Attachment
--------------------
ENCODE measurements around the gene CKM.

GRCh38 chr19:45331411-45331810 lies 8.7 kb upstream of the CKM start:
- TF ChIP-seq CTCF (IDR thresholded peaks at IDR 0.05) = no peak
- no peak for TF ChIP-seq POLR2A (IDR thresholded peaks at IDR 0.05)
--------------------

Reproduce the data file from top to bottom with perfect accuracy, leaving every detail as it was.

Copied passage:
ENCODE measurements around the gene CKM.

GRCh38 chr19:45331411-45331810 lies 8.7 kb upstream of the CKM start:
- TF ChIP-seq CTCF (IDR thresholded peaks at IDR 0.05) = no peak
- no peak for TF ChIP-seq POLR2A (IDR thresholded peaks at IDR 0.05)